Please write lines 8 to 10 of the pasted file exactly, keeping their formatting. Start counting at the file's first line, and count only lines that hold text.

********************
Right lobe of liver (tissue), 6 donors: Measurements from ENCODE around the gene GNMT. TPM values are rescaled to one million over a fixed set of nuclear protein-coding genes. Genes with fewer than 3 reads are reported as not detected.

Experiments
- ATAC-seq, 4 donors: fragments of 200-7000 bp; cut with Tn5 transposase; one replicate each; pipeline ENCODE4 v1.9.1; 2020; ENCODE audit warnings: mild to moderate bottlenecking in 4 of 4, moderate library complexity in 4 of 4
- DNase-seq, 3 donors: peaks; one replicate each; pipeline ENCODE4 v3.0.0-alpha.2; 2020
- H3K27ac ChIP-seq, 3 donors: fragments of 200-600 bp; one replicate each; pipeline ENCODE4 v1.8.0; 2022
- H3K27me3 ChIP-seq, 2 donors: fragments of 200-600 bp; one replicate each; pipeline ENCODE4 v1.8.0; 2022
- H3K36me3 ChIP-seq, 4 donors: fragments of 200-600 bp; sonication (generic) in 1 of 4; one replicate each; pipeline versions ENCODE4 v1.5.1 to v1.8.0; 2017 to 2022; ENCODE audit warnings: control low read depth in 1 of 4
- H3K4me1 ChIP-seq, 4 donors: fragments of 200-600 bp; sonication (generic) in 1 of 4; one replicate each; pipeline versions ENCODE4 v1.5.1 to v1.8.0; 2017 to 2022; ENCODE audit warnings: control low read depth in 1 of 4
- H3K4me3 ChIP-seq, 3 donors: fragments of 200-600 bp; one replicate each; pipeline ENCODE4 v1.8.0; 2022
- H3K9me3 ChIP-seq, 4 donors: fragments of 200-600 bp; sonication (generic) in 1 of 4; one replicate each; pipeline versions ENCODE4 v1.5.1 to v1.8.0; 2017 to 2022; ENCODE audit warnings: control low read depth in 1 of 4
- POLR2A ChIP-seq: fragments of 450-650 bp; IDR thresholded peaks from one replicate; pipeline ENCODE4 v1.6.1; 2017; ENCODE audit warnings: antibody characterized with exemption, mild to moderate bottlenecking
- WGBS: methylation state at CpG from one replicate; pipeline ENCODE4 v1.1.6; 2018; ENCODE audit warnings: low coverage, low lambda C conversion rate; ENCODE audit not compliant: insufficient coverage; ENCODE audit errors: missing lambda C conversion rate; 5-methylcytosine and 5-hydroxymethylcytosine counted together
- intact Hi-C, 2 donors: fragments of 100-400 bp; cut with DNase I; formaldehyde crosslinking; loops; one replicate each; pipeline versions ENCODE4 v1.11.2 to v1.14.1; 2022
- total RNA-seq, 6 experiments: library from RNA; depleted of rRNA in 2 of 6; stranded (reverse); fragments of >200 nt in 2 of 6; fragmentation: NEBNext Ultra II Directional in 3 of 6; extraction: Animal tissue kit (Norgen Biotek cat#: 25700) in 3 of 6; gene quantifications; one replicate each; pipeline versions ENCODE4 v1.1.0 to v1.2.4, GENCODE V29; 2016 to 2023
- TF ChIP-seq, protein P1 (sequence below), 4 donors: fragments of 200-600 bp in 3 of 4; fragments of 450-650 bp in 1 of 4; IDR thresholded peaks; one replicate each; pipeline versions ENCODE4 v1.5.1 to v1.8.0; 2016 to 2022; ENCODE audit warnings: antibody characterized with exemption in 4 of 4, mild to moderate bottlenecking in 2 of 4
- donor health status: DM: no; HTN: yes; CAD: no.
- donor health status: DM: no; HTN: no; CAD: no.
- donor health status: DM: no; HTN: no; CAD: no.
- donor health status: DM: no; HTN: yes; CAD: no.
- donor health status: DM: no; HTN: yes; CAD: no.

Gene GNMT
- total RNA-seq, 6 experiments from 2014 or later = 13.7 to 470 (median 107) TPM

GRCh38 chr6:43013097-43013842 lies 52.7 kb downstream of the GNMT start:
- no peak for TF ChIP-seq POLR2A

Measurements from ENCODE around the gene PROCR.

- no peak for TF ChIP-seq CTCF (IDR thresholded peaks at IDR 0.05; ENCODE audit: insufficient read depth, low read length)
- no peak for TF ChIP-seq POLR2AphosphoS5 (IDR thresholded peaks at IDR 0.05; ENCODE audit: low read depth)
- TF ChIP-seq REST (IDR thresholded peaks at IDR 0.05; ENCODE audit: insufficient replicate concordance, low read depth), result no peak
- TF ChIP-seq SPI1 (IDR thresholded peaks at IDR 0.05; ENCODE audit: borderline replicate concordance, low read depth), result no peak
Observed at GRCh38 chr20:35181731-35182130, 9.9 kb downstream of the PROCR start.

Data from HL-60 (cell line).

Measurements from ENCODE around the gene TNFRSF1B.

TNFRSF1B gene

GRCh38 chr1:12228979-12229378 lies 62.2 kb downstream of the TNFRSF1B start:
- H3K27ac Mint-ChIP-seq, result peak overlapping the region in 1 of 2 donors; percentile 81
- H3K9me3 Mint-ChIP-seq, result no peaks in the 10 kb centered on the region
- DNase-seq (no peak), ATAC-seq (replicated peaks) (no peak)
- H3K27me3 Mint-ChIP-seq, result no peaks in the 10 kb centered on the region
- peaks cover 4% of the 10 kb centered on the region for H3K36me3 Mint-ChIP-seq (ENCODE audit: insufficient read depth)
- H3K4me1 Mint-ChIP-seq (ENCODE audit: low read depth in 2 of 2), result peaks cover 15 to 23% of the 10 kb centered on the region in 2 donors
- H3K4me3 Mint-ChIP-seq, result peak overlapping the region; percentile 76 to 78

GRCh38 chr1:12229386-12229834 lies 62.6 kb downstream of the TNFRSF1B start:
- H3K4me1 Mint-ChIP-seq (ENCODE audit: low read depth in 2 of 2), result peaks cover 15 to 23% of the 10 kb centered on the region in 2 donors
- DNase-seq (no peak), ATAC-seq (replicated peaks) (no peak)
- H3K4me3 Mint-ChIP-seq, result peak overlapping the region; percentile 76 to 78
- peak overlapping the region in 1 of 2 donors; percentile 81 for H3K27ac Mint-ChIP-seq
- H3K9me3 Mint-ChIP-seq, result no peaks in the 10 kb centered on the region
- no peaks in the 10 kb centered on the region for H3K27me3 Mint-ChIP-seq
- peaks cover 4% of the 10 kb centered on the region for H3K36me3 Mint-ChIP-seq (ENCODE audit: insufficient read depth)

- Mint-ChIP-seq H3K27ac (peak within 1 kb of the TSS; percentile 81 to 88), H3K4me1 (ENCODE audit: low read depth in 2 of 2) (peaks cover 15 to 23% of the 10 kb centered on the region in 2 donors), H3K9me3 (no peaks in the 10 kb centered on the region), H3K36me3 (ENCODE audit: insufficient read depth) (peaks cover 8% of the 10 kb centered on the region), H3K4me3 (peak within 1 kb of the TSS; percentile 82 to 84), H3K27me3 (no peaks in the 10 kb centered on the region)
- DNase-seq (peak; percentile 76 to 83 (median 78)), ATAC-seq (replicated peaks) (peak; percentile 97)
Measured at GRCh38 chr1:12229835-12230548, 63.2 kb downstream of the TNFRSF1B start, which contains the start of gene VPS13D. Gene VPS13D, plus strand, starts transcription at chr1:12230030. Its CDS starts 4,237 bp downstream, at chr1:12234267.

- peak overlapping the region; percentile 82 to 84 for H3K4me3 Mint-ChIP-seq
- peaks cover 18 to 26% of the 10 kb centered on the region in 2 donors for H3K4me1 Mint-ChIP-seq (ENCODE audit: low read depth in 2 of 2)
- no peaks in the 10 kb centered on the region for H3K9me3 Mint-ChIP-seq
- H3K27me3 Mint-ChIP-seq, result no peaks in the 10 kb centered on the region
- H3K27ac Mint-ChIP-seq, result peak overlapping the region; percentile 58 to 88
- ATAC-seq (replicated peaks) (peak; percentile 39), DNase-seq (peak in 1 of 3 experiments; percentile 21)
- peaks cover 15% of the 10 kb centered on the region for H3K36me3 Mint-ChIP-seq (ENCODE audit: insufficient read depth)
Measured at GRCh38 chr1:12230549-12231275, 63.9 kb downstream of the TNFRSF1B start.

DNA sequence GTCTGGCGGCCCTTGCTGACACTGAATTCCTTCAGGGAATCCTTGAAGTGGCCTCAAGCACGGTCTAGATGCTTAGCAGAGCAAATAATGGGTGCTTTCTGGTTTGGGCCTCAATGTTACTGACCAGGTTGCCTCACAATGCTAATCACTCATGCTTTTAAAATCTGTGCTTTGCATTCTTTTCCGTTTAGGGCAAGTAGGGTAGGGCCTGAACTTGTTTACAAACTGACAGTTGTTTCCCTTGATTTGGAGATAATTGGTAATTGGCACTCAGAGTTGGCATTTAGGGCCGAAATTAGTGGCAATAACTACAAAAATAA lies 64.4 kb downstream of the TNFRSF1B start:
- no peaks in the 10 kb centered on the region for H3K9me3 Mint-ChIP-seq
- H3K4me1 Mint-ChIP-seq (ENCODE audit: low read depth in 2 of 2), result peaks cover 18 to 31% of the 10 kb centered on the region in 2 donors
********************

- H3K4me1 ChIP-seq, 4 donors: fragments of 200-600 bp; sonication (generic) in 1 of 4; one replicate each; pipeline versions ENCODE4 v1.5.1 to v1.8.0; 2017 to 2022; ENCODE audit warnings: control low read depth in 1 of 4
- H3K4me3 ChIP-seq, 3 donors: fragments of 200-600 bp; one replicate each; pipeline ENCODE4 v1.8.0; 2022
- H3K9me3 ChIP-seq, 4 donors: fragments of 200-600 bp; sonication (generic) in 1 of 4; one replicate each; pipeline versions ENCODE4 v1.5.1 to v1.8.0; 2017 to 2022; ENCODE audit warnings: control low read depth in 1 of 4